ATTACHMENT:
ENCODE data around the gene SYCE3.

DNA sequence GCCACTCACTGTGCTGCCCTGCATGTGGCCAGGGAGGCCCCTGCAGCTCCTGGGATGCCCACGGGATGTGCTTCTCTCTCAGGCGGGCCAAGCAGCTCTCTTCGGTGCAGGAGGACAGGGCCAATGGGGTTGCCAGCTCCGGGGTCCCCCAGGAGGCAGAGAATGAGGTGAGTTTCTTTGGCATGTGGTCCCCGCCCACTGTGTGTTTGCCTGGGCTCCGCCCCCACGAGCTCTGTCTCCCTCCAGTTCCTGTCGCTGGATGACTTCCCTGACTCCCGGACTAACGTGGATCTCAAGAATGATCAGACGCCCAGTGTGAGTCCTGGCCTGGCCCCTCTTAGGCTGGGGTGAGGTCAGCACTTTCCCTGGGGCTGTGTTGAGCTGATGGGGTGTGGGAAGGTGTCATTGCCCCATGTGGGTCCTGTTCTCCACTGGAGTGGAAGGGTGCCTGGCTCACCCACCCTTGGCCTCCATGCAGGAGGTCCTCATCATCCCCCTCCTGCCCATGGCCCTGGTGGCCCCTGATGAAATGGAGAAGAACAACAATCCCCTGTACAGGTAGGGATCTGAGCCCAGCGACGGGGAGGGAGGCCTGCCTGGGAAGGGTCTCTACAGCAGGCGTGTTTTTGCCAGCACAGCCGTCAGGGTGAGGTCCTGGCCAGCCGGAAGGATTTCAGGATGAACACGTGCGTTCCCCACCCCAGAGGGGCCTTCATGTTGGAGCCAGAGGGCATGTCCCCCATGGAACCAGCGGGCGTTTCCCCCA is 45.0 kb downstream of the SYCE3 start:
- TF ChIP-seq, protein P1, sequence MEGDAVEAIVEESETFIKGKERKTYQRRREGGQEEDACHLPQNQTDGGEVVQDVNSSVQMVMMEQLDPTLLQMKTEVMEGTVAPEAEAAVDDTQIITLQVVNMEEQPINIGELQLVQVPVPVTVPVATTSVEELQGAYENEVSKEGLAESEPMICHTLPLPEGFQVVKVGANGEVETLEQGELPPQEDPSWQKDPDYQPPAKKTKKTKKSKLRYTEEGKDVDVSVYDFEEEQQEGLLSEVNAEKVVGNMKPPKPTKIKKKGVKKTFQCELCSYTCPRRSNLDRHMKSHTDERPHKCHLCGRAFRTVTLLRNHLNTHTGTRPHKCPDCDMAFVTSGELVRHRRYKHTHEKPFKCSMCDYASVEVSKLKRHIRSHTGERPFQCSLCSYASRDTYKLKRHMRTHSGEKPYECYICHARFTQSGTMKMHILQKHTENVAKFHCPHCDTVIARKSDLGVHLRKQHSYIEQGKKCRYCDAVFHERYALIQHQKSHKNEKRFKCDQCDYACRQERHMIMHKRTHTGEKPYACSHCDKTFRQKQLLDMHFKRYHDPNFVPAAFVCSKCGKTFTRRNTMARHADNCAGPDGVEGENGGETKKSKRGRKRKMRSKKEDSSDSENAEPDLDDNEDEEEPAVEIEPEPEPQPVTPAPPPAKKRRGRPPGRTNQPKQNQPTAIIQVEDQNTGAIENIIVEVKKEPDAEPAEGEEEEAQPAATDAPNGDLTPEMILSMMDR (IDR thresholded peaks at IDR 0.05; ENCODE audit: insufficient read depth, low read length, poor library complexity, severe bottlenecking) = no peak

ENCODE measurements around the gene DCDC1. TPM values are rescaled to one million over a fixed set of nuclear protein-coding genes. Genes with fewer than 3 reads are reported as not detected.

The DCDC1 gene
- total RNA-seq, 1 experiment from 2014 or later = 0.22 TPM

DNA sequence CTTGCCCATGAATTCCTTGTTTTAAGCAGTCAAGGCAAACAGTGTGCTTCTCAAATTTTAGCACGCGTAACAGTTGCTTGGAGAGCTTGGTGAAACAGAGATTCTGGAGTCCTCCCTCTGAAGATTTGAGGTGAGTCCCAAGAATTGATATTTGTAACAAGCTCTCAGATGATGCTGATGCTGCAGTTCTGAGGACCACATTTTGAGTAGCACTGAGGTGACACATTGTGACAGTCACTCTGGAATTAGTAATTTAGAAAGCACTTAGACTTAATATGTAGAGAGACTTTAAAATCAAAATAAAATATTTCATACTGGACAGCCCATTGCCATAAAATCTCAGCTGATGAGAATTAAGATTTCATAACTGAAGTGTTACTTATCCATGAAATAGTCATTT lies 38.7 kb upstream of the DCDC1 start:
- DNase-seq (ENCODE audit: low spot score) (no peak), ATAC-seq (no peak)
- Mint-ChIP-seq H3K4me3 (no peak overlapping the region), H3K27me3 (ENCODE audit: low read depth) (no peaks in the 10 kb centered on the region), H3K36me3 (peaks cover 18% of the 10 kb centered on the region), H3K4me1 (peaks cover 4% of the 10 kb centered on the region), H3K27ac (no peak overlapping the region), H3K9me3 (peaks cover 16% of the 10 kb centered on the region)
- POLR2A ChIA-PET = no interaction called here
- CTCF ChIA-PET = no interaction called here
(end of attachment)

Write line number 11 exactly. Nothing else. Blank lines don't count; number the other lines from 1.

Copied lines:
- CTCF ChIA-PET = no interaction called here